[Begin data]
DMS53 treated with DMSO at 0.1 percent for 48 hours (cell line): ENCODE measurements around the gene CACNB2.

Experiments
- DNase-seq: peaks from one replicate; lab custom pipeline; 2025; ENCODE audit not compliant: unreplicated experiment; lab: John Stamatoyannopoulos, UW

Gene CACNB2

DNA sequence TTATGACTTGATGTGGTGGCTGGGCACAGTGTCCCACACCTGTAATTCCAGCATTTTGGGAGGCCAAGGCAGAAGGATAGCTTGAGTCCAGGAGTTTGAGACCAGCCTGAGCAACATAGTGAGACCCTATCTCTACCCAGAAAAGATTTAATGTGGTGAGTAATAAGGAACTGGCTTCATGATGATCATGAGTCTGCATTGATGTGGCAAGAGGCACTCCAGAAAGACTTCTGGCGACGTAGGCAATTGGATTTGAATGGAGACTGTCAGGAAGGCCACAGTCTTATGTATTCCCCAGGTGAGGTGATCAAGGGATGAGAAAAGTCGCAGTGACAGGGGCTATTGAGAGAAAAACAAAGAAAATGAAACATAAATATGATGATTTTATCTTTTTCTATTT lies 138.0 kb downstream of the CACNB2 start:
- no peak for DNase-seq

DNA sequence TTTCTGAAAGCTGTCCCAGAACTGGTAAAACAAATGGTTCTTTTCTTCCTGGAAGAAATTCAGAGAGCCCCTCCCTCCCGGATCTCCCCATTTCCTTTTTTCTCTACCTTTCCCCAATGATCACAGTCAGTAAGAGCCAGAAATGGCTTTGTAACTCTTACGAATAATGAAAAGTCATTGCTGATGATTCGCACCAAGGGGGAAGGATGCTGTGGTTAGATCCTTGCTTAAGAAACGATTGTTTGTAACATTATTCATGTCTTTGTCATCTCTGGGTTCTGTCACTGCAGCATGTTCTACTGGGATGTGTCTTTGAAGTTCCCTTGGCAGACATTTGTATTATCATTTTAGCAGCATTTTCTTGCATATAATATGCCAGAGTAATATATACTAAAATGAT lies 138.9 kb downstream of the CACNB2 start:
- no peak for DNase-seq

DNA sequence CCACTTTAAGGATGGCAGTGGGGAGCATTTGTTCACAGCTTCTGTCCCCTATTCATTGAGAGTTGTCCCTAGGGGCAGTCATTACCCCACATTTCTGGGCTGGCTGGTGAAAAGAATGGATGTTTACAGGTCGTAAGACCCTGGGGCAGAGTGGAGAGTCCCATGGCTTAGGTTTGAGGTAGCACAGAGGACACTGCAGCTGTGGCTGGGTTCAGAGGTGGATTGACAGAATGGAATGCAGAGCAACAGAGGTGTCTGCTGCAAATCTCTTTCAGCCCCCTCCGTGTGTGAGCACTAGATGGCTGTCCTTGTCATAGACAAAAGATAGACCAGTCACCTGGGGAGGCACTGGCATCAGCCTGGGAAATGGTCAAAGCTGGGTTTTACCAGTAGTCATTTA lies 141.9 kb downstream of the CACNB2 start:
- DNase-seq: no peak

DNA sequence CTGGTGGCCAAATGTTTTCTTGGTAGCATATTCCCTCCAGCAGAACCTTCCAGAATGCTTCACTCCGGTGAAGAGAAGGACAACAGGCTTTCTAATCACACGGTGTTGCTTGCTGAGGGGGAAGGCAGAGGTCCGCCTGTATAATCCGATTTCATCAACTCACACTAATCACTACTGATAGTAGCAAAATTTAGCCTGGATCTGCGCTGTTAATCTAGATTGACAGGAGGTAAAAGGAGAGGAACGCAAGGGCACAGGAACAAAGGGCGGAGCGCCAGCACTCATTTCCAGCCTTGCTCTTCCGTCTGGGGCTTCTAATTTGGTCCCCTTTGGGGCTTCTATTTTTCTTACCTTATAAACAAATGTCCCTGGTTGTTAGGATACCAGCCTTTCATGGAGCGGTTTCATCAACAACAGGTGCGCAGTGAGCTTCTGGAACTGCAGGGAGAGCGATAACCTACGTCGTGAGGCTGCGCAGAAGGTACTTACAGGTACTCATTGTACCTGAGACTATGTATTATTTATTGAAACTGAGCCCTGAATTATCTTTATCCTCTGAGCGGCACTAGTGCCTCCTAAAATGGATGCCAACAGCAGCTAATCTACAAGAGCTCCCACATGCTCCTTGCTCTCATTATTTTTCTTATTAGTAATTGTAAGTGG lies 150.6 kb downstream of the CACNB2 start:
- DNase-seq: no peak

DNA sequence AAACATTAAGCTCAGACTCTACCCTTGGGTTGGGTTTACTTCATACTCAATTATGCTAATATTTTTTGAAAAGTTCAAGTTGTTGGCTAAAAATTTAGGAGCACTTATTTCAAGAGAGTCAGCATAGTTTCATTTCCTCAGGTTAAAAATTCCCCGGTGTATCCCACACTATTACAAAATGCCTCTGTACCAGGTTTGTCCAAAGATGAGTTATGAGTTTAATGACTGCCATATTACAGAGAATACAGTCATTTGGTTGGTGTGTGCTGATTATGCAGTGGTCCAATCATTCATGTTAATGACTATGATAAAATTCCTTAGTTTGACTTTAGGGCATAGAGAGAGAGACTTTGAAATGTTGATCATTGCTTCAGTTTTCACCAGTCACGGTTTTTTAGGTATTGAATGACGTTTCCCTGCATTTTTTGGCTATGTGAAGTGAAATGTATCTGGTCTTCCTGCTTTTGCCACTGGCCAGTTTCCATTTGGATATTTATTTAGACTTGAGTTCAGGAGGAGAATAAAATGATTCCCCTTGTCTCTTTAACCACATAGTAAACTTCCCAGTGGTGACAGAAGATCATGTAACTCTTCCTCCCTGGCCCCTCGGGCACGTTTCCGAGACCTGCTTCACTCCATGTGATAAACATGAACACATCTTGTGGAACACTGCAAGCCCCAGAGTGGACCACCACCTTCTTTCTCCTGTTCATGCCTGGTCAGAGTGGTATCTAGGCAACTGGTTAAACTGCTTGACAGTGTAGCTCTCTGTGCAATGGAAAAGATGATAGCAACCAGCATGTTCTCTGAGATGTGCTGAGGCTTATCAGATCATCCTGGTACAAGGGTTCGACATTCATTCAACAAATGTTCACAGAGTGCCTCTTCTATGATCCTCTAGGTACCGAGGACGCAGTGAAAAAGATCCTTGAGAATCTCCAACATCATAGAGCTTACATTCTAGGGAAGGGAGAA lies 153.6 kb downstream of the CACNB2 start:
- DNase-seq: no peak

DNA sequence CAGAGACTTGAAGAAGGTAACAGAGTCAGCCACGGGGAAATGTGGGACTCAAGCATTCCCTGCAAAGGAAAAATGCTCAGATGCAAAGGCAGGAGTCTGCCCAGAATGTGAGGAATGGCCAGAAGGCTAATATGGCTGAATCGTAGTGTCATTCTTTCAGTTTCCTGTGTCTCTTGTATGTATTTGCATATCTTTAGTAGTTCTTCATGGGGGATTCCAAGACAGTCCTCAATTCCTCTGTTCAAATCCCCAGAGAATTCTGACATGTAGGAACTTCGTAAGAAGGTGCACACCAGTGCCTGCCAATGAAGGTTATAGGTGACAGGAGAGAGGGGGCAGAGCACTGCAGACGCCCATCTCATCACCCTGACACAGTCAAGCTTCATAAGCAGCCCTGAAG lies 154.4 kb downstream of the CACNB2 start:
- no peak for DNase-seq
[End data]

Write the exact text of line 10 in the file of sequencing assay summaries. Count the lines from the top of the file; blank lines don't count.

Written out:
- DNase-seq: no peak